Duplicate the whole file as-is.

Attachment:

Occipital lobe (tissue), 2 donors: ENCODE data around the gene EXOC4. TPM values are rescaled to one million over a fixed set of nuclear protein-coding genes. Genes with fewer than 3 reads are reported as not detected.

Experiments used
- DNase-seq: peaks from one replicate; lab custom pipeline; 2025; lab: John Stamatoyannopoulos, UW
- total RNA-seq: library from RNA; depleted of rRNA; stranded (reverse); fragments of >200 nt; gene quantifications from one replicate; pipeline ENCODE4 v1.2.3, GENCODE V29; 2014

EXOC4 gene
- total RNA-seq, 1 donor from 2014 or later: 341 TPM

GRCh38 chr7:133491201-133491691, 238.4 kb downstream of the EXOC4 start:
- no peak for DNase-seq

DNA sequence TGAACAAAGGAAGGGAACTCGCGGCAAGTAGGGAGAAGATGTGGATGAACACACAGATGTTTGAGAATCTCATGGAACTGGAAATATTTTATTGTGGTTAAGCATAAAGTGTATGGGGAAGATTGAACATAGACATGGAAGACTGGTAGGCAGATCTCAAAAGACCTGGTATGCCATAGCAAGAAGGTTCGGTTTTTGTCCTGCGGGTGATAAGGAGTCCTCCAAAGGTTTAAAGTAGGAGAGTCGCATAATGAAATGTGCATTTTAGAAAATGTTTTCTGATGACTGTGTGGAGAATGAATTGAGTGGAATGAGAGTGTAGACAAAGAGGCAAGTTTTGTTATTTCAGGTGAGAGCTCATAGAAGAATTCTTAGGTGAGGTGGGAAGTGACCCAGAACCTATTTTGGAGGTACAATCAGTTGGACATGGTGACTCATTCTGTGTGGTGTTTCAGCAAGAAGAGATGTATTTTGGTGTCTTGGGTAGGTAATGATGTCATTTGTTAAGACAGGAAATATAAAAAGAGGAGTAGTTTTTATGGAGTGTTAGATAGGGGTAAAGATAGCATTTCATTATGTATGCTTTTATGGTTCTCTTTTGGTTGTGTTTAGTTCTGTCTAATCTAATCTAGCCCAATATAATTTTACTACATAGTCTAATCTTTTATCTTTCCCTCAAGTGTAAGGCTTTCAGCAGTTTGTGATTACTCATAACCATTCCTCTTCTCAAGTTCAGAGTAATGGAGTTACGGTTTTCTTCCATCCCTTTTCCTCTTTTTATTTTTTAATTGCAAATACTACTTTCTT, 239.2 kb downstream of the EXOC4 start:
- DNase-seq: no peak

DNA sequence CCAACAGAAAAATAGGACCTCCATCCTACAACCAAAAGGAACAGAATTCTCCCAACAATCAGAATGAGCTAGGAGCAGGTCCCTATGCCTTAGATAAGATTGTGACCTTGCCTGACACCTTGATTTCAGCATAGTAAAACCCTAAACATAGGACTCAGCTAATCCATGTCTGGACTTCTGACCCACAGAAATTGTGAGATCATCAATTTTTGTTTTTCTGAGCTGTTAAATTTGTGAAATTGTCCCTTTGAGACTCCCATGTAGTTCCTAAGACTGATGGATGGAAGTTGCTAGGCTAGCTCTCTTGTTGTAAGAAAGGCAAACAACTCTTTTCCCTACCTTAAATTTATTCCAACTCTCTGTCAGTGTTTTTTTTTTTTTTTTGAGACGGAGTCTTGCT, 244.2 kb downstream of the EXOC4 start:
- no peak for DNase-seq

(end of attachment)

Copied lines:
Occipital lobe (tissue), 2 donors: ENCODE data around the gene EXOC4. TPM values are rescaled to one million over a fixed set of nuclear protein-coding genes. Genes with fewer than 3 reads are reported as not detected.

Experiments used
- DNase-seq: peaks from one replicate; lab custom pipeline; 2025; lab: John Stamatoyannopoulos, UW
- total RNA-seq: library from RNA; depleted of rRNA; stranded (reverse); fragments of >200 nt; gene quantifications from one replicate; pipeline ENCODE4 v1.2.3, GENCODE V29; 2014

EXOC4 gene
- total RNA-seq, 1 donor from 2014 or later: 341 TPM

GRCh38 chr7:133491201-133491691, 238.4 kb downstream of the EXOC4 start:
- no peak for DNase-seq

DNA sequence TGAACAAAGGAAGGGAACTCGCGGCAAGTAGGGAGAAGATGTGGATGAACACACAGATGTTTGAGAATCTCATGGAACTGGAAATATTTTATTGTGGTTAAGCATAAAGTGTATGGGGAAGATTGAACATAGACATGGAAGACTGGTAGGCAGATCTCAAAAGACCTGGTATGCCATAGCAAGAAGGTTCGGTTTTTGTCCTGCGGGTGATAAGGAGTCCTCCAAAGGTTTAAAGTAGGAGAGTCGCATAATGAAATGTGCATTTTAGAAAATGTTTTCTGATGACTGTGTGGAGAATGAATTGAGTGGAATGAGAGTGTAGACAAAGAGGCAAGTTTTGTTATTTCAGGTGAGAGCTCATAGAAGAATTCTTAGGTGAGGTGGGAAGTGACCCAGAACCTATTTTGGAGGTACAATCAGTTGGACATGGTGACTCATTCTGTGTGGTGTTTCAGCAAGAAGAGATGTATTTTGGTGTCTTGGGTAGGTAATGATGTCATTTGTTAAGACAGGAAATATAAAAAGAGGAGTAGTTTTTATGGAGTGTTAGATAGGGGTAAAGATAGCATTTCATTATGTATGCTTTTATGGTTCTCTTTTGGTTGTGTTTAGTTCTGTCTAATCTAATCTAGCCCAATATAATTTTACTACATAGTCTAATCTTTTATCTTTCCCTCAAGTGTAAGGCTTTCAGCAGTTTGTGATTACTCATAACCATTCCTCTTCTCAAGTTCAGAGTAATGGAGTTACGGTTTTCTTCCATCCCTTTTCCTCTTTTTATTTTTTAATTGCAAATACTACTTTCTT, 239.2 kb downstream of the EXOC4 start:
- DNase-seq: no peak

DNA sequence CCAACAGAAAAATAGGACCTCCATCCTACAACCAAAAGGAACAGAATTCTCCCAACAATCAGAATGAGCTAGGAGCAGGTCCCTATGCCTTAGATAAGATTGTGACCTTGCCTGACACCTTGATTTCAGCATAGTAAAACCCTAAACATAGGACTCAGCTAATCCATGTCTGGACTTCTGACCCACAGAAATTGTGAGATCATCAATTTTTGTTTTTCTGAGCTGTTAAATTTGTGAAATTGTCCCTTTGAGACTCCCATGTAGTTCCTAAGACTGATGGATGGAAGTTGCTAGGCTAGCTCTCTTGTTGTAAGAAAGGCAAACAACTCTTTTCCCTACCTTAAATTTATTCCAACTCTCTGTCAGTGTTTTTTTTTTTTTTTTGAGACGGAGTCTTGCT, 244.2 kb downstream of the EXOC4 start:
- no peak for DNase-seq